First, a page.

Breaking Stereotypes: First Lesbians Compete To Become Miss USA

This article is over 12 years old and may contain outdated information

Recommended Videos

Beauty pageants are notoriously problematic from a feminist standpoint but one thing they have always championed are worthy causes and platforms for them. This past weekend, history was made when not one but two open lesbians competed for the title of Miss California. A title, if won, which would have placed them in competition for the Miss USA pageant. 

Mollie Thomas, 19, of West Hollywood, and Jenelle Hutcherson, 26, of Long Beach, were the first openly gay pageant contestants to try and win in the 60-year-old history of Miss California. Unfortunately, neither took home the crown but they’ve both made huge strides for the LGBT community with their efforts.

Thomas told Huffington Post pre-pageant that she never really had an official “coming out,” “saying her family has always been aware, supportive, and progressive. She said, ‘My family is so open and accepting that I knew very young who I was and who I loved.'”

“‘Initially I wondered if the organizers and other contestants would accept or ostracize me, but I’ve been fine,'” said Thomas. Her ultimate goal in running is twofold: she strives to raise visibility in the community and beyond while becoming a positive role model; secondly, she plans to parlay this exposure into new adventures. Thomas cites a strong desire to work with youth and give back the LGBT community.”

California, of course, is often in the news thanks to its gay marriage legislation, aka Proposition 8, and you may remember another Miss California popping up in the news two years ago. When asked about legalizing same-sex marriage, contestant Carrie Prejean said, “I think it’s great that Americans are able to choose one or the other. We live in a land that you can choose same-sex marriage or opposite marriage and, you know what, in my country and my family I think that I believe that a marriage should be between a man and a woman. No offense to anyone out there but that’s how I was raised and that’s how I think it should be between a man and a woman.”

And in the news last year, contestant Alyssa Campanella called herself a “geek” while vying for Miss USA and caused a stir within the geek community.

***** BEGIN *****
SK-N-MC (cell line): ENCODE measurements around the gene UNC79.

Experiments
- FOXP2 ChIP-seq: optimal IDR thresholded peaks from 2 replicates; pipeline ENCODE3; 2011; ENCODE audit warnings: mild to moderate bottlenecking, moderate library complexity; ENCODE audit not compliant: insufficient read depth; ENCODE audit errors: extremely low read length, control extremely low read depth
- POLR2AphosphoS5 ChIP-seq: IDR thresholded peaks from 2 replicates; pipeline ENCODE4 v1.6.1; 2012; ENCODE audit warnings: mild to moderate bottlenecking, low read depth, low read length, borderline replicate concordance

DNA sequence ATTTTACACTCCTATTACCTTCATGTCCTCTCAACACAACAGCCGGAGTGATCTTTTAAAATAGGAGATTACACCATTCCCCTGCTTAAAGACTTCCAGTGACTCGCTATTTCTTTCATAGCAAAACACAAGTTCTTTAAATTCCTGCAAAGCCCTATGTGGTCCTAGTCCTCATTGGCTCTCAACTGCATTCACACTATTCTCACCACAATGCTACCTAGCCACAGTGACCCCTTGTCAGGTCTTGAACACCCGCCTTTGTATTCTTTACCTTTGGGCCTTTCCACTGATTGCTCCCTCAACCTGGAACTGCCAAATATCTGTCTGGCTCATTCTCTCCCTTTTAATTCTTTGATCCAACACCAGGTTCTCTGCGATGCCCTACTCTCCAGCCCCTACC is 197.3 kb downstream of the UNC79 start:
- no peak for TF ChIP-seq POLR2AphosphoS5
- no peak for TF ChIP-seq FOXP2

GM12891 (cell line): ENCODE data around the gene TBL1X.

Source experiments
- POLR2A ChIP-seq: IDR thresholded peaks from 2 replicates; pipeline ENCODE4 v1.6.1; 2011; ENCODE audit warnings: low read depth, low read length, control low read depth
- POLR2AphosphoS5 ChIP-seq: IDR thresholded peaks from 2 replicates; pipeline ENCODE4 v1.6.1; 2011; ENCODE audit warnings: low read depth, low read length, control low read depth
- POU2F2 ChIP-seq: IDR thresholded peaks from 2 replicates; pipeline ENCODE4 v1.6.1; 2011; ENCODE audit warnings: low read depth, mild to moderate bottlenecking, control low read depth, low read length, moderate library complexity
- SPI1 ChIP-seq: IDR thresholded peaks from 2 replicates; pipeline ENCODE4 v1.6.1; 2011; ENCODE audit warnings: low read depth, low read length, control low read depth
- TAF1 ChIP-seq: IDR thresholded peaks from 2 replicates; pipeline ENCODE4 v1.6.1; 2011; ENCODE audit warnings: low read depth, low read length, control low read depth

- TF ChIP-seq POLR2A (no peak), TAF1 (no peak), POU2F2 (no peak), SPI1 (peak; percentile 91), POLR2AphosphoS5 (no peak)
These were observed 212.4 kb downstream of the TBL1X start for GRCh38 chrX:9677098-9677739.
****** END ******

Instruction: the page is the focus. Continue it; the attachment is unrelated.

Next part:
Hutcherson spoke to the She-Wired after the initial Long Beach pageant. “So history has been made,” she wrote on her Facebook page. “No crown and sash tonight, but doors opened that will never be shut again, many new friends and a whole new respect for the pageant world and what guts it takes to get up on that stage.”

She-Wire writes, “Even before the pageant began, Donald Trump, who runs the Miss California USA Pageant, had his office phone Hutcherson and invite her to compete on the statewide level. She didn’t even pause before accepting the challenge.”

“We have the power to create a better future for our kids by setting an example of treating each other with love and equality,” said Hutcherson, who sported a non-traditional mohawk and tuxedo for the beauty pageant in which 400 women hoped to earn the title.

“The state (pageant) will emphasize individuality and push the envelope even further,” Keith Lewis, co-executive of the contest, said in a statement. “This year’s event will be bigger and reflect the progressive attitudes of the contestants.”

(via I Heart Chaos)

The Mary Sue is supported by our audience. When you purchase through links on our site, we may earn a small affiliate commission. Learn more about our Affiliate Policy
Image of Jill Pantozzi
Jill Pantozzi
Jill Pantozzi is a pop-culture journalist and host who writes about all things nerdy and beyond! She’s Editor in Chief of the geek girl culture site The Mary Sue (Abrams Media Network), and hosts her own blog “Has Boobs, Reads Comics” ( She co-hosts the Crazy Sexy Geeks podcast along with superhero historian Alan Kistler, contributed to a book of essays titled “Chicks Read Comics,” (Mad Norwegian Press) and had her first comic book story in the IDW anthology, “Womanthology.” In 2012, she was featured on National Geographic’s "Comic Store Heroes," a documentary on the lives of comic book fans and the following year she was one of many Batman fans profiled in the documentary, "Legends of the Knight."